The kitchen has an abundance of counter and storage place, all surrounding a handy island for food prep and casual meals. The kitchen windows overlook a large backyard with a productive fig tree.

The second floor has a full bath and three bedrooms, any of which could be used as a study, play, or workout area. The largest of the bedrooms on this floor, which is currently deployed as a home office, has sliding double doors. The second largest room makes a nice children’s play area, with large windows and lots of closet space for storage.

There are three more bedrooms on the top floor, including the master bedroom, which has its own en-suite bathroom, as well as a huge walk-in closet.

Greenwood Heights is named for one of the largest green spaces in New York City, beautiful and historic Green Wood Cemetery. The house is close to the R train at Prospect Avenue and within biking or walking distance of Industry City.

Check it out in person at an open house this Saturday, April 14 or Sunday, April 15 from 2 to 4 p.m. Listed by James Kerby of Douglas Elliman, the home is asking $2.495 million.

[Listing: 221 19th Street | Broker: Douglas Elliman] GMAP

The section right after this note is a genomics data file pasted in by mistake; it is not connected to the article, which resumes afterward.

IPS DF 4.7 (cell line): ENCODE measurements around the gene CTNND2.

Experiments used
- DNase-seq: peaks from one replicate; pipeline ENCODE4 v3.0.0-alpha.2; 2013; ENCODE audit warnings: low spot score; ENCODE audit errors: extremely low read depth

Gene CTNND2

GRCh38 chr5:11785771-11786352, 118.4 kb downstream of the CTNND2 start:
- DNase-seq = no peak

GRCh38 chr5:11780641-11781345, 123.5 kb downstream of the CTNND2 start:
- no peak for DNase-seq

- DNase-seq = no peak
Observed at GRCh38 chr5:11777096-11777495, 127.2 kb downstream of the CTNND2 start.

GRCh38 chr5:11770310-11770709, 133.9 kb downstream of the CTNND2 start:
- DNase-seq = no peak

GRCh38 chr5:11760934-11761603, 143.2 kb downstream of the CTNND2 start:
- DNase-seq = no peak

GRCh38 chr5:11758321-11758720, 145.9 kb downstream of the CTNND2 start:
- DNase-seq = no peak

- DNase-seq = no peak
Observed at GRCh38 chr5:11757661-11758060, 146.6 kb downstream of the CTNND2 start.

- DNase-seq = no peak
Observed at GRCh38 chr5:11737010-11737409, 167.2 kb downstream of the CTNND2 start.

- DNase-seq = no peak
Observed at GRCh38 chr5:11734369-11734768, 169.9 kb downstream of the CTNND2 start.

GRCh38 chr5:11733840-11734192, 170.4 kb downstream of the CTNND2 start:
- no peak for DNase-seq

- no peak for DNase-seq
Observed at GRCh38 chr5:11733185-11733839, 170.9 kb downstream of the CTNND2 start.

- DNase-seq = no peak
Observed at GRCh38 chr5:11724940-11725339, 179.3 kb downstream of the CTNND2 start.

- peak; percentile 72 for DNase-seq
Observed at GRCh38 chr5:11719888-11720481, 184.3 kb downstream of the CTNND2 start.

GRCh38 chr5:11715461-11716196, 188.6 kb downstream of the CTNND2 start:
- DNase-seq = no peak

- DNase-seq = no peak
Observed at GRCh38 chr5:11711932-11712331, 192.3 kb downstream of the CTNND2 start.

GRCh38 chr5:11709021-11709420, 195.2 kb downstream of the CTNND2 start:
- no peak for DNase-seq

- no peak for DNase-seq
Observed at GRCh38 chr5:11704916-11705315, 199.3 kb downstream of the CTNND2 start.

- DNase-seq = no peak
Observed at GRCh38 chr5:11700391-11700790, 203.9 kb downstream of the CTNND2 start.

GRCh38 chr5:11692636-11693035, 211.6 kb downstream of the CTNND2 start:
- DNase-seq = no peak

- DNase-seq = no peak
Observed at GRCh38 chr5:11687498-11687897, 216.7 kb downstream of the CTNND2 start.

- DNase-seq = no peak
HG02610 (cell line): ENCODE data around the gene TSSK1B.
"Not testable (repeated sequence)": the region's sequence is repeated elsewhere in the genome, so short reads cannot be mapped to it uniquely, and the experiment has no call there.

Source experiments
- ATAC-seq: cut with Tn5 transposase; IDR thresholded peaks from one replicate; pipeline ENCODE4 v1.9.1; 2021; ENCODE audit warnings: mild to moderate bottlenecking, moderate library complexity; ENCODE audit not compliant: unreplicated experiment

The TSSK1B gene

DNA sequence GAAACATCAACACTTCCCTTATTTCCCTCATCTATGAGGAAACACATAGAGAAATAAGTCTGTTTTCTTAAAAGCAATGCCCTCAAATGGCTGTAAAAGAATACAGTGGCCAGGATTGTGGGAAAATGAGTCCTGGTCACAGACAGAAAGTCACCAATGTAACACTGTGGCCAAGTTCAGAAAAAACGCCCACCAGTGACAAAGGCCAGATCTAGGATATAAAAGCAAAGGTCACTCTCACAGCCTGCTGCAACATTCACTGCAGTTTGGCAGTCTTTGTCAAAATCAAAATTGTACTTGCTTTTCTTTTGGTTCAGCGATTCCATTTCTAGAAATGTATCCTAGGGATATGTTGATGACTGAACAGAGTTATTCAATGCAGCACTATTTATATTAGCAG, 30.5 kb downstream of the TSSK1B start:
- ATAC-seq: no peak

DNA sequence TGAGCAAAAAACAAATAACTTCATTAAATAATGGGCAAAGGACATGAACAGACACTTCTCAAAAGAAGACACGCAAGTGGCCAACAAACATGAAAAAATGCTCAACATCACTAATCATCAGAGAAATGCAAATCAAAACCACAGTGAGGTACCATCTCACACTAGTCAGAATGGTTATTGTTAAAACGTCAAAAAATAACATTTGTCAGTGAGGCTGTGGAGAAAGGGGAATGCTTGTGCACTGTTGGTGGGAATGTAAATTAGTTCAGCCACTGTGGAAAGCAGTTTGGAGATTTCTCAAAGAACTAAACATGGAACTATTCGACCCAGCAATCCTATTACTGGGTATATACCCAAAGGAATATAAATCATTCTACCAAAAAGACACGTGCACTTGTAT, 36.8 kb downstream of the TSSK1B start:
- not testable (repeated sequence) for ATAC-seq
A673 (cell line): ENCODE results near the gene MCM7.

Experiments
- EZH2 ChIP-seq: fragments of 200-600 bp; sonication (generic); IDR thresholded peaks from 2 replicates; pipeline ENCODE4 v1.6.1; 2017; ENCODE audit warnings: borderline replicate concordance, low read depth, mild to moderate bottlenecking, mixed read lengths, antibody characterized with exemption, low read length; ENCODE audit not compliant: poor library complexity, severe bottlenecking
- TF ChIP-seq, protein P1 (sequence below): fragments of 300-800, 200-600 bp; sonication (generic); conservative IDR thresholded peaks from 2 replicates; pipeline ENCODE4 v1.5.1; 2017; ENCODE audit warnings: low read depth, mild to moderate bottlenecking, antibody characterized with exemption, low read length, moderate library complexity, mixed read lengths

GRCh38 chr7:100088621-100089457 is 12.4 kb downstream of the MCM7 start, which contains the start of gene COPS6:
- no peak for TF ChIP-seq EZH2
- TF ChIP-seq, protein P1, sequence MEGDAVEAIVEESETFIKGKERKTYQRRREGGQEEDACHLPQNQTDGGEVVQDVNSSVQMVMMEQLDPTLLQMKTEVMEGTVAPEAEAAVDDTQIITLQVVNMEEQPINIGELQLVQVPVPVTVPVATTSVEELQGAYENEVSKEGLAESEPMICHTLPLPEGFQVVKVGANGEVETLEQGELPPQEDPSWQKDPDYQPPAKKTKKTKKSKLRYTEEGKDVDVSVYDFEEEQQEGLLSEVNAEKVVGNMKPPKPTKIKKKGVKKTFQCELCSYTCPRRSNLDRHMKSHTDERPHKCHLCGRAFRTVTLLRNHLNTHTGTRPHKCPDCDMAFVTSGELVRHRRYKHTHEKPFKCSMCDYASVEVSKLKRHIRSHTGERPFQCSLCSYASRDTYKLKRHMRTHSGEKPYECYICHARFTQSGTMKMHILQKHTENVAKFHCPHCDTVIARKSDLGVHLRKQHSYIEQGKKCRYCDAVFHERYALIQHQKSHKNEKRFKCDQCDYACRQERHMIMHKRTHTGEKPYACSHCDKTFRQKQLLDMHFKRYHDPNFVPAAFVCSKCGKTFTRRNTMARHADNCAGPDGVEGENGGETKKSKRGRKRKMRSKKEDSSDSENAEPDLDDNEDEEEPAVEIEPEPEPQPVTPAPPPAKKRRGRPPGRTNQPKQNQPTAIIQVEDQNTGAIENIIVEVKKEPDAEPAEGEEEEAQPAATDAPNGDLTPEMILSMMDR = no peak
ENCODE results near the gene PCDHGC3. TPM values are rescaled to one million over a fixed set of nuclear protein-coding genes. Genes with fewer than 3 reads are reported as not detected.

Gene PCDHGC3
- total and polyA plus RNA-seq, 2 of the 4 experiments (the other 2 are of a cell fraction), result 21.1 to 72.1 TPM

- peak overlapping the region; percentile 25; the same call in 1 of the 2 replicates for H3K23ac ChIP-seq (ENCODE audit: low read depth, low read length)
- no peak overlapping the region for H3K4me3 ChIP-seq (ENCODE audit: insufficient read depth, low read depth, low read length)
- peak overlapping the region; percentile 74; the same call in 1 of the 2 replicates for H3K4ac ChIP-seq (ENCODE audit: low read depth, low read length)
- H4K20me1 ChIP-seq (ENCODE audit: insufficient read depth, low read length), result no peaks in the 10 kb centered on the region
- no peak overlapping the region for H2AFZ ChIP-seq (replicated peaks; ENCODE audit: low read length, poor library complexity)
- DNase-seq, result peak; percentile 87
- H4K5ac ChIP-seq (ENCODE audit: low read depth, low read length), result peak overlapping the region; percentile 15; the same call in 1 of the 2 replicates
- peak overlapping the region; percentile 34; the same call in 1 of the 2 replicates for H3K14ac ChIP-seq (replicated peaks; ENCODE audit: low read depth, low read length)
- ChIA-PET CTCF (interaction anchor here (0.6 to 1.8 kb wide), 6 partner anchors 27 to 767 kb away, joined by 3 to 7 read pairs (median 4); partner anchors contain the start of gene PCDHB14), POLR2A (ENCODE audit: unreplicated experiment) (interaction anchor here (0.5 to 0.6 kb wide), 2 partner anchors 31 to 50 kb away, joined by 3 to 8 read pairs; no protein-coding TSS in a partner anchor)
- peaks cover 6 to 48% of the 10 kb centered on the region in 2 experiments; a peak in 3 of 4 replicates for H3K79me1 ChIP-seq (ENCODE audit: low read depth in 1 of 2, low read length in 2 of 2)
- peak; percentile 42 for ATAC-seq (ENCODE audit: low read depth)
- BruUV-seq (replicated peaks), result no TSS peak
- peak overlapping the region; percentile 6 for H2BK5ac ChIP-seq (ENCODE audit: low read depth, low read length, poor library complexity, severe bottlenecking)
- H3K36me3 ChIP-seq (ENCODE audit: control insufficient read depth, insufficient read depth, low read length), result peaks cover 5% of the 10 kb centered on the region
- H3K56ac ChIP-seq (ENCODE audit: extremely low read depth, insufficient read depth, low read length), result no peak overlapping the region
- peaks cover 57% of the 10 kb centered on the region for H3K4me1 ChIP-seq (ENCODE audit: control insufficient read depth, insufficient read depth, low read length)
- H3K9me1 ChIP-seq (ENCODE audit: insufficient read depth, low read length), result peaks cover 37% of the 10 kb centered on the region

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Editor’s note: This story originally ran in 2011 and has been updated. You can read the previous post here.

This grand house at 235 Clinton Street was built in the 1840s for the wife of Captain Isaac Brewer, a merchant marine sea captain who became quite wealthy on the high seas. The house, like many others on Clinton Street, and the surrounding neighborhood, was in the Greek Revival style, which is characterized by very little ornament on the brick facade.

Like Brooklyn Heights, many of Cobble Hill’s lots are 25 feet wide, and this allows for a spacious interior. Greek Revivals also have tall windows and high ceilings on the parlor floor. The house also has a generous back yard.

brooklyn architecture cobble hill 235 clinton street

Sometime in the 1870s or early 1880s, the homeowner added some zing to the house to make it more current with the building styles of the time. That is when the Neo-Grec pedimented lintels were added at the front door and windows, and the decorative bracketed shelves were added to the parlor windows.

They also bumped out the bays and added the very nice stained glass windows on the Congress Street side of the building.

brooklyn architecture cobble hill 235 clinton street

Throughout most of its history, the house has had a strong connection to the local Catholic church, St. Paul’s, on Warren Street. The first owners, the Brewers, were Catholic, and their daughter, Elizabeth, was very devout and well known in the community for her charitable work for the church.

She was a friend of Bishop Laughlin, perhaps Brooklyn’s most famous Catholic clergyman, and gave generously until her death from pneumonia, contracted on a trip to the Holy Land, in 1890. The Brewers no longer lived at 235 Clinton by that time.

brooklyn architecture cobble hill 235 clinton street